Potty Training – A lesson in “Educating the Will” by Marijke Kemble

Each time I’ve potty trained my girls – at some point – I end up in tears and find certain evidence of my inadequacy as a parent. It usually gets so bad – and I should tell you I am a generally confident and competent person – that I begin to suspect someone else, anyone else, is more qualified to raise my children.

Potty training has messed with my mindset because I let pop culture take up too much space – crowding out basic tools and concepts we learn from Lifeways, Waldorf, and Rudolf Steiner insights. Fortunately, the recent gift of some gentle guidance about “educating the will” got me back on track.

The mainstream articles, books, and stories about potty training that I read over the years suggested (promised?) a quick and easy solution. “Potty trained in 3 days!” or even better, “Potty Train Your Child in Just One Day” or, and I am not making this up, one particularly ambitious video titled: “How to potty train your kid in 5 seconds!”. But it’s not just the wealth of “helpful” information on the internet, it is also kind, dear friends who tell of successfully potty training children with ease: “Hmmmm, I forget, I think she just potty trained herself.” Or, “Oh, 3 days and they are all set.” Or, “I wrapped up the diapers before 2 years old for all 5 kids!”

So, when I found my experience different than these spirited, optimistic, and confident parents I felt like a failure. How quickly we take on the messages around us and become burdened by them.

But then a kind Lifeways and Waldorf educator, Judy Frizlen, provided some critical insight and reframing for me that has completely changed my relationship to potty training.

“Did I start too soon?”

Day 4 of potty training and I was having doubts. I asked Judy, “Did I start potty training her too soon?” (My daughter was 2.5) She replied, quite matter of fact, “the child’s role in potty training is to have the spark of interest. You don’t need to doubt the interest you saw, it was true. The adult’s role now is to educate the will.”

Ah. Already I felt relief. But then, this was the first time I had really tuned into the phrase: “Educate the will.” Emotionally and intuitively I immediately connected to what she said. I knew it was true. The problem was, I didn’t exactly know what it meant.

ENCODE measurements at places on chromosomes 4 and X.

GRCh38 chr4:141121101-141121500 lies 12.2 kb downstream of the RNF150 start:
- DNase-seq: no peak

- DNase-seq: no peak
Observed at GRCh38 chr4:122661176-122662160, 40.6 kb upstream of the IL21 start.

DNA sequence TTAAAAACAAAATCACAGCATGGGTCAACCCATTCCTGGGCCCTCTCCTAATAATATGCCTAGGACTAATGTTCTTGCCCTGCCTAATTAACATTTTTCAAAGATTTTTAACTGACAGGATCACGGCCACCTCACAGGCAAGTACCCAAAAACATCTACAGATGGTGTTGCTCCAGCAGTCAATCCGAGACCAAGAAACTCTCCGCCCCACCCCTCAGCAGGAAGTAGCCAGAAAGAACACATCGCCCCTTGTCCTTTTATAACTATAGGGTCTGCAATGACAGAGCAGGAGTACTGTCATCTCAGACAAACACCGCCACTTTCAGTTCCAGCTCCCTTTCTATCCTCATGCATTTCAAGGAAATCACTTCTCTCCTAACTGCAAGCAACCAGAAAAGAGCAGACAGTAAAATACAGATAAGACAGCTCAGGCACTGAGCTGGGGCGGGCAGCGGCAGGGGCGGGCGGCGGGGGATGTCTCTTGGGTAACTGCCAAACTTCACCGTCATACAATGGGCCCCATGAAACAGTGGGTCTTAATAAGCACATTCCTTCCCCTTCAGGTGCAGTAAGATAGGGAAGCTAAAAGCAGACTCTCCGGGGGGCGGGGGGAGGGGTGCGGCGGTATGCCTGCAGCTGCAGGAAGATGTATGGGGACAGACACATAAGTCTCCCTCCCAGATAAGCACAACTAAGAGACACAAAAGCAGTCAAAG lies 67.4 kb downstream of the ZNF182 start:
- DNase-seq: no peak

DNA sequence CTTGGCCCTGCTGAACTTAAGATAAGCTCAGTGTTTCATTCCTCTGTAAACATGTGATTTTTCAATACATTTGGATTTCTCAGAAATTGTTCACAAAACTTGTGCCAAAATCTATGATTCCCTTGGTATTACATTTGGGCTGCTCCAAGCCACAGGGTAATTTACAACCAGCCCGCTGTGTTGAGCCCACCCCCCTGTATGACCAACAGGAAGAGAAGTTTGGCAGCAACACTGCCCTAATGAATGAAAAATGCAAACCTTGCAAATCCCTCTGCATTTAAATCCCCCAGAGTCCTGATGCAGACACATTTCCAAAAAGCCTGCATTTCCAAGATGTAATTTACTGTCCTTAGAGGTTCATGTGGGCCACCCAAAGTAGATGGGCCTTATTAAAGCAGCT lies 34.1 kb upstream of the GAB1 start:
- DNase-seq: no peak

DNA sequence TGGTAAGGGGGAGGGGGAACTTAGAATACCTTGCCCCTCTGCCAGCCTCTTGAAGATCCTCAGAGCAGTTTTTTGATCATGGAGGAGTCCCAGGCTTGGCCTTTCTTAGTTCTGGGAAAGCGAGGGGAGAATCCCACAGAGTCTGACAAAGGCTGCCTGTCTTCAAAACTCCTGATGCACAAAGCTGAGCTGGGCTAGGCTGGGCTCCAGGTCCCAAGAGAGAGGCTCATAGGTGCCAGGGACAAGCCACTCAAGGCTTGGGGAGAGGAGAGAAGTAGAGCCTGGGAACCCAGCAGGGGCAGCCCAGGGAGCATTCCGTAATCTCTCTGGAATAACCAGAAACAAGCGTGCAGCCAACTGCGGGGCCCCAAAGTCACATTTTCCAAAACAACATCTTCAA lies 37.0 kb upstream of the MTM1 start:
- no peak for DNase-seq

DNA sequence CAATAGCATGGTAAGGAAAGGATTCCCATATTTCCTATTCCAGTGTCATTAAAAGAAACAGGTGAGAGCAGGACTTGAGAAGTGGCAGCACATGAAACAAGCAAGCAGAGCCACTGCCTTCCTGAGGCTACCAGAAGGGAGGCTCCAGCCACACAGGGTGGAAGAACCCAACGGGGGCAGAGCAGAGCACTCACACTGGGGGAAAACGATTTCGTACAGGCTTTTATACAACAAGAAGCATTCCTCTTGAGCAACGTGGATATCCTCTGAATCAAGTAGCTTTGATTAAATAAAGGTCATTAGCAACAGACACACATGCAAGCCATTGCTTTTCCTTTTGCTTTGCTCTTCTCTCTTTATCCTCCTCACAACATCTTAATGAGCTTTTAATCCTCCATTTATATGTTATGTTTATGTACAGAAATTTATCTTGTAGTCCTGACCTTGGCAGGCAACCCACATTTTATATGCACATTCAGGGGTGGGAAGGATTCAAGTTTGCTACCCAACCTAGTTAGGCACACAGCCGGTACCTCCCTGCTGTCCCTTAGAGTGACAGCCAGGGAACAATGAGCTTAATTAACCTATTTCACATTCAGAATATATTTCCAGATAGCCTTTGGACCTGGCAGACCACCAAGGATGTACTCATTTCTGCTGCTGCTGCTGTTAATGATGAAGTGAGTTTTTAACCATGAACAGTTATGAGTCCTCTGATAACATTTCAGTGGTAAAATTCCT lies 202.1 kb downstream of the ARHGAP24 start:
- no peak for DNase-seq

Potty Training as Educating the will

In his Tedx talk, “Educating Children for the Journey,” Jack Petrash explains educating the will as cultivating the inner “will to do what must be done.” And so, you may quickly relate to how in early childhood years, we do a great deal of work educating the will as it relates to our child’s physical bodies. For instance, we must: use the car seat in the car, wear a coat in winter, have a diaper change, sit to eat. And as our children get older: coats on hooks, shoes in cubbies, etc…

Likewise, we all must learn to take care of our need to use the toilet in a way that is pleasant and sanitary to us and those around us. It is work that serves us as individuals and our social group.

While potty training may receive a special place in our minds as a unique challenge – and indeed it is one of the most complex physical skills of early childhood – the fundamental tools and approaches are the same as “coats on hooks.”

Imitation, Rhythm and Repetition.

For my girls, I always took a couple of days and we used the potty very frequently – every 15 minutes or so. But then, once they started to get the hang of it, it’s important to set a frequent and feasible long term rhythm for bathroom breaks. For instance, we use the potty: immediately when we wake up, after we finish our snacks and meals, before we go outside, before we go for a rest. This provides plenty of regular breaks. Observing your child’s natural rhythm while she is still in a diaper can be helpful but know too that she can adjust to the rhythm you set if it is logical and frequent enough.

Repetition is of course the repetition of the rhythm but also the repetition of simple, short phrases. Reminders like:
• “Tell mama when you need to use the potty”
• “Wipe, Flush, Wash” after using the potty,
• Perhaps a little song when it’s time to use the potty: “All aboard, the bathroom train…Olive & Mama on the bathroom train…”

And here, it serves to remind the adults, as I needed reminding, that the work of potty training is not over in 3 days, or 1 day, or (gasp!) 5 seconds. The rhythm must be maintained and upheld for quite some time (months, years). In fact, you may even find yourself reminding your teenager or spouse to use the toilet before a long trip in the car!

Likewise, through repetition we are creating the inner mantras of our children and it will take time to imprint “tell mama when you need to go potty” and “wipe, flush, wash.” These are all things we must do. We must stop playing, or interrupt our thoughts and our pleasures to take care of toileting needs.

The reminder that I am “educating the will” as I potty train, truly saved my sanity. All of a sudden, I saw the long game of this effort and felt much less tied to these ideals of 3-day, 1-day success. For we are not raising these littles for overnight success but a whole-hearted lifetime.

Marijke Kemble is a mother to 2 daughters – Marnie Willow (5) and Olive Celeste (2.5) and lives in Buffalo, N.Y. with her husband Dennis. She found herself completely vexed by potty training even though she is surrounded by the incredible support of close family and the wonderful program at the Rose Garden Early Childhood Center in Buffalo, NY.